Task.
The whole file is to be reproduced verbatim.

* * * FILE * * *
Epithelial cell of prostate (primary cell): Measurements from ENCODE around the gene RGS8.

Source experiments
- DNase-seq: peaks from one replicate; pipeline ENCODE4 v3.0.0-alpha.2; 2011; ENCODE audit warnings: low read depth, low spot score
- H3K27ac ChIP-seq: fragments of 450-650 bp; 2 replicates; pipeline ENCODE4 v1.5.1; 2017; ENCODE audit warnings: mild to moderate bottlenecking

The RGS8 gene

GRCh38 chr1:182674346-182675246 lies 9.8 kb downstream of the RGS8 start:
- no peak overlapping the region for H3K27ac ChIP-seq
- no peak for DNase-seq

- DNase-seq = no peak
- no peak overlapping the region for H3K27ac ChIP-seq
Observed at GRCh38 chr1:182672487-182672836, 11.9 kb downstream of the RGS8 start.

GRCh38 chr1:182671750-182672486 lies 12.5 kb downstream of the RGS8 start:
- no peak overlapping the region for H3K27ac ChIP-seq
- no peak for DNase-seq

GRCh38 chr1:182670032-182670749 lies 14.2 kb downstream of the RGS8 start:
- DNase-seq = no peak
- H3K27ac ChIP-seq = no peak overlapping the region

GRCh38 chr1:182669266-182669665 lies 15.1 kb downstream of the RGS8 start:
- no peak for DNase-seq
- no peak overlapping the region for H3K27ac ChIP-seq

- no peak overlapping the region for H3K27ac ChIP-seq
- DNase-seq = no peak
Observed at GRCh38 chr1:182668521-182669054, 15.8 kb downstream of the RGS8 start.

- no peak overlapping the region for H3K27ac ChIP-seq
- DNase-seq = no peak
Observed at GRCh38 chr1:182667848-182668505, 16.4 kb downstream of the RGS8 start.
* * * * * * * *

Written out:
Epithelial cell of prostate (primary cell): Measurements from ENCODE around the gene RGS8.

Source experiments
- DNase-seq: peaks from one replicate; pipeline ENCODE4 v3.0.0-alpha.2; 2011; ENCODE audit warnings: low read depth, low spot score
- H3K27ac ChIP-seq: fragments of 450-650 bp; 2 replicates; pipeline ENCODE4 v1.5.1; 2017; ENCODE audit warnings: mild to moderate bottlenecking

The RGS8 gene

GRCh38 chr1:182674346-182675246 lies 9.8 kb downstream of the RGS8 start:
- no peak overlapping the region for H3K27ac ChIP-seq
- no peak for DNase-seq

- DNase-seq = no peak
- no peak overlapping the region for H3K27ac ChIP-seq
Observed at GRCh38 chr1:182672487-182672836, 11.9 kb downstream of the RGS8 start.

GRCh38 chr1:182671750-182672486 lies 12.5 kb downstream of the RGS8 start:
- no peak overlapping the region for H3K27ac ChIP-seq
- no peak for DNase-seq

GRCh38 chr1:182670032-182670749 lies 14.2 kb downstream of the RGS8 start:
- DNase-seq = no peak
- H3K27ac ChIP-seq = no peak overlapping the region

GRCh38 chr1:182669266-182669665 lies 15.1 kb downstream of the RGS8 start:
- no peak for DNase-seq
- no peak overlapping the region for H3K27ac ChIP-seq

- no peak overlapping the region for H3K27ac ChIP-seq
- DNase-seq = no peak
Observed at GRCh38 chr1:182668521-182669054, 15.8 kb downstream of the RGS8 start.

- no peak overlapping the region for H3K27ac ChIP-seq
- DNase-seq = no peak
Observed at GRCh38 chr1:182667848-182668505, 16.4 kb downstream of the RGS8 start.